by Fox Doucette
On a special Thursday night ESPN2 boxing special, Raymundo Beltran (27-6, 17 KOs) carried Korean Ji-Hoon Kim (24-8, 18 KOs) the ten-round distance en route to an easy unanimous decision victory. In the co-feature, Jesse Magdaleno (13-0, 9 KOs) took care of gatekeeper-in-the-making Jonathan Arellano (13-2-1, 3 KOs) en route to a similarly lopsided eight-round distance result.
Ray Beltran continued to show why he is a genuine fringe contender at 135 pounds. With a patient, accurate, focused attack, Beltran constantly frustrated the Korean throughout the main event. Clean punch after clean punch crashed home, and only a combination of Kim’s steel chin and heart of a dragon allowed him to take punishment round after round. Indeed, the only respite came when Beltran “broke” his left hand (medical results will come in later, but “it’s broken” was Beltran’s exact choice of phrase to trainer Freddie Roach after Round 8). With only one hand to work with, Beltran was not able to be nearly as consistent in his onslaught, giving Kim the respite he needed to survive to the end.
Kim was not a pushover, however; indeed, in the first round Kim scored a flash knockdown, and had he not tasted the canvas himself at the end of that round, might have been able to make the scorecards a lot more interesting at the end—instead of winning a 10-8, he lost a 10-9, as Beltran clearly won that first round apart from the flash knockdown.
When the final result came in, the scores were 98-92 (twice), 97-94 for Beltran, with your columnist agreeing with the majority tally and returning a 98-92 card of his own. Ray Beltran needed another ESPN fight to establish himself, while the guy he beat to get on the map is looking at a minor title shot against Lucas Matthysse. It’s time to give Ray Beltran some love; the second act of his career may very well include a run at a world championship in the lightweight division.
In the co-feature, it was classic showcase matchmaking. Jonathan Arellano was a light-hitting, relatively unskilled guy nowhere near as good as his record, the perfect patsy for an unbeaten up-and-comer. Magdaleno should’ve gotten rid of this guy, but allowed himself to be repeatedly tied up due mainly to his wide, looping shots and inability to control distance. Throughout the contest, ESPN’s Teddy Atlas pointed out the myriad flaws inherent in the stablemate of Chris Arreola and Josesito Lopez; indeed, your columnist agrees wholeheartedly and looks forward to the very easy writeup that will be Magdaleno’s first knockout loss if he does not improve his technique before facing even a mid-tier contender at junior featherweight. There appears to be almost no scenario short of vast improvement that does not involve someone like Nonito Donaire or Guillermo Rigondeaux (who has fewer pro fights than does Magdaleno) simply mopping the floor with this guy.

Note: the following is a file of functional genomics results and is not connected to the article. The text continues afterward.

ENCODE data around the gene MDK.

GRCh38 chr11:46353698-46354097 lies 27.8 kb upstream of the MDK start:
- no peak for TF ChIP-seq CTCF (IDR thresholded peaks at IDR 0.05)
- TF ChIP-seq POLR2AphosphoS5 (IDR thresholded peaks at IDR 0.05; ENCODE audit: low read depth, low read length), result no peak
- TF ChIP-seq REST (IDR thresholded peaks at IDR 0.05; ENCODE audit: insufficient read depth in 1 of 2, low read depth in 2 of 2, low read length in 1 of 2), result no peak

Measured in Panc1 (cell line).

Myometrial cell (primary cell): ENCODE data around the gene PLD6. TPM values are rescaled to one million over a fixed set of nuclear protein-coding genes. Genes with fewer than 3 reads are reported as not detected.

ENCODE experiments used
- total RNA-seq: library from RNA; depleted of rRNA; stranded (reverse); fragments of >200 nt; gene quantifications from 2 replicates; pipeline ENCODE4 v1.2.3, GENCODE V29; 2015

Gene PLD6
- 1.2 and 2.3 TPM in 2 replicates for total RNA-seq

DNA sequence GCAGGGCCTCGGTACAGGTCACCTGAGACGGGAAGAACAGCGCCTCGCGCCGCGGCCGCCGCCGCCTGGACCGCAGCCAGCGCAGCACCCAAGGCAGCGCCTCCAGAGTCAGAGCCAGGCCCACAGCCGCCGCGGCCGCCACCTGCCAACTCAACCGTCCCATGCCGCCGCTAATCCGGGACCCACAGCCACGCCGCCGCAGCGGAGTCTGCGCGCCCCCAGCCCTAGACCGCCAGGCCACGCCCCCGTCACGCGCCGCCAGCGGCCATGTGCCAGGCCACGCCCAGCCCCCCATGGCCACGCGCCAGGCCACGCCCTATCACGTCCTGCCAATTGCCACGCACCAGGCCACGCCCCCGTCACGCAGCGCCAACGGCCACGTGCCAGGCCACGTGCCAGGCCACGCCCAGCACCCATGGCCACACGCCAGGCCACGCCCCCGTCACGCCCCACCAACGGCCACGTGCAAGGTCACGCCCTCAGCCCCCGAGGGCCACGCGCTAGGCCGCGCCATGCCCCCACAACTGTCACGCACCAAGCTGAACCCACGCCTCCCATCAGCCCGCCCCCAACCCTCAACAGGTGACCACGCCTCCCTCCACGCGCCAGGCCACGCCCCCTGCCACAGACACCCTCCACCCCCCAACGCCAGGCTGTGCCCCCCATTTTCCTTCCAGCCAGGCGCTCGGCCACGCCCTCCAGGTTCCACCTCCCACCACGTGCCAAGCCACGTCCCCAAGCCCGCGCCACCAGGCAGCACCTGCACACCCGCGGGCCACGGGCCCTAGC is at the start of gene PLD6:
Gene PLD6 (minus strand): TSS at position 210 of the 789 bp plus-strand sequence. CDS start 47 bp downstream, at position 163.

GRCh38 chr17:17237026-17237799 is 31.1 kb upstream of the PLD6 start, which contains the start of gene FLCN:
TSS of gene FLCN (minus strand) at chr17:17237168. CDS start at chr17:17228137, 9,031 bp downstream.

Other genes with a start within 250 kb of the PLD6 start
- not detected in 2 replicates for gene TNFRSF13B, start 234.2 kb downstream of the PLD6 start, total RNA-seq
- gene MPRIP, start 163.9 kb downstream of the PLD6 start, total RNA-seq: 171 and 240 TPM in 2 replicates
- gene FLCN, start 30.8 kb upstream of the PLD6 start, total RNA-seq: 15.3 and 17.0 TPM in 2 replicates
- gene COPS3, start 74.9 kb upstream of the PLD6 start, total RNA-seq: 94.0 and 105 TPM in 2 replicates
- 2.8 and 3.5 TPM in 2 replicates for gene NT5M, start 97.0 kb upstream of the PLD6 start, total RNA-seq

The fight itself, after a pedestrian outing which did, to be fair, feature two knockdowns, went unanimously to Magdaleno, 80-70 (twice), 80-69. It is, however, a disappointment that in a dominating, one-sided laugher of a fight that Magdaleno was unable to close the show.
Finally, we got a swing fight. Puerto Rican 2012 Olympian Felix Verdejo (1-0, 0 KOs) came in and showed why he was able to make noise in the amateurs against Leonardo Chavez (1-1, 1 KO). Working his jab very effectively and showing the tools to get the job done at the pro level, Verdejo showed a good combination of applying pressure and boxing on the outside, although he did have a tendency to popcorn up and down on his feet when out of range, perhaps due to the adrenaline of making a pro debut on television coupled with the immaturity inherent in his lack of experience.
Chavez did get some very good shots in during the third round, however, winning it on the Boxing Tribune’s card and the card of one of the judges, leading to a final tally of 40-36 (twice), 39-37. Felix Verdejo is what he is; a guy with one pro fight. It was nice to see the beginning of the next crop of professional fighters; hopefully the wellspring of boxing talent will refill the TV slate and give us good fights over the next three years until 2016 once again leaves the best young fighters in the amateurs in Rio.
Friday Night Fights returns in earnest in January; Rances Barthelemy and Arash Usmanee are set to throw down January 4 in Miami. The Boxing Tribune will have full coverage when that fight comes around. For now, the Recap returns to its autumnal hibernation. Stay tuned.
Fox Doucette covers Friday Night Fights for The Boxing Tribune. His weekly column, The Southpaw, appears on Thursdays. Fan mail, hate mail, and a pair of gaming headphones that doesn’t suck for Christmas can be sent to firstname.lastname@example.org.